Observers of union trends point to the public sectorwhich
employed 16 percent of the national workforce in 2000as evidence
that favorable laws and lack of management opposition can contribute
to markedly higher union participation. Union density is over four
times higher in the public sector than the private, 37.5 percent
vs. 9 percent in 2000, and public sector density has increased by
5 percent since 1985, while private sector density has decreased
nearly 40 percent.
"I would say, crudely, that the public sector represents the free
choice of workers, because there really is no management opposition,"
said Harvard University economist Richard Freeman. Without the intense
competitive pressures facing private firms, public sector management
has less need to oppose unionization.
Indeed, public sector unions can, in effect, shift the demand
curve for their labor outward by influencing the political process:
Think of teachers lobbying for increased education budgets. So in
the public sector, management and unions often become allies in
seeking public revenues. Something similar happens in the private
sector when unions help in sales campaigns (for example, the Garment
Workers' "Look for the Union Label"), but such efforts are relatively
In three Ninth District states, (Michigan, Minnesota and Wisconsin)
over half of public employees are union members, while in Montana,
one-third are unionized. Wisconsin's 55 percent public sector unionization
rate is among the highest in the nation, and Kevin Trass, Wisconsin
spokesman for the American Federation of State, County and Municipal
Employees (AFSCME), attributes his union's 60,000 members to "hard
work" and "a pretty strong collective bargaining law for public
In South Dakota, fewer than one in five public employees belong
to a union and in North Dakota, just 16 percent belong. "The problem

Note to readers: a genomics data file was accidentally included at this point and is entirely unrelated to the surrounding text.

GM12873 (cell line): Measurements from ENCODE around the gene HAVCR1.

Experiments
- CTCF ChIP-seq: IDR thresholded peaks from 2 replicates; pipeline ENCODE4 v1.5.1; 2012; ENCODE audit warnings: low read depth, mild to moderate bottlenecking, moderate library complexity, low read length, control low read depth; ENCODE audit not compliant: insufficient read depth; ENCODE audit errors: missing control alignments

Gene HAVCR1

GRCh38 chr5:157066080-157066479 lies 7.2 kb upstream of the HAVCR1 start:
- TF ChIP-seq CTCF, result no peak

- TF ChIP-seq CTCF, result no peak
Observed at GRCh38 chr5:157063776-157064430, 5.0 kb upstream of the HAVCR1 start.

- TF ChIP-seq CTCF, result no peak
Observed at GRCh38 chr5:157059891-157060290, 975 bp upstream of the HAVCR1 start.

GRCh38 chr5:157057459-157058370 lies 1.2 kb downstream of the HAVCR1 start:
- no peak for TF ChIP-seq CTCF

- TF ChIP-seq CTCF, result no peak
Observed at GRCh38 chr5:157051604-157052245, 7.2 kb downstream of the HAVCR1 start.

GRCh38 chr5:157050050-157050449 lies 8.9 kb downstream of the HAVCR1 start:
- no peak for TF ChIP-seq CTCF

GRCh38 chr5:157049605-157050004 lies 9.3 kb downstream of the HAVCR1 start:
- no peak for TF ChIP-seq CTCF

in the public sector in North Dakota is there's no collective bargaining,"
said Chris Runge, executive director of the North Dakota Public
Employees Association. "So that leaves us with collective begging."
Legislators in North Dakota oppose collective bargaining for public
employees in order to assert their authority over the budgetary
process. "They fear they'll lose control," Runge said, "but that's
so far from the truth. It works just fine in 29 states; their governments
haven't ground to a halt."
Still, critics can reasonably argue that public unions have too
much influence over the political process, and may create inefficiencies
in tax expenditures because they're not subject to the same invisible
hand that exists in the marketplace. Taxpayer pressure can provide
only a moderate degree of check-and-balance.
The argument is impossible to evaluate, however, without clear
standards to measure public sector output and obvious means of gauging
demand for that output. As Freeman writes, "the problem of evaluating
whether the average citizen would be better or worse off in the
absence of public sector unions lobbying for public goods is sufficiently
complex to leave one agnostic."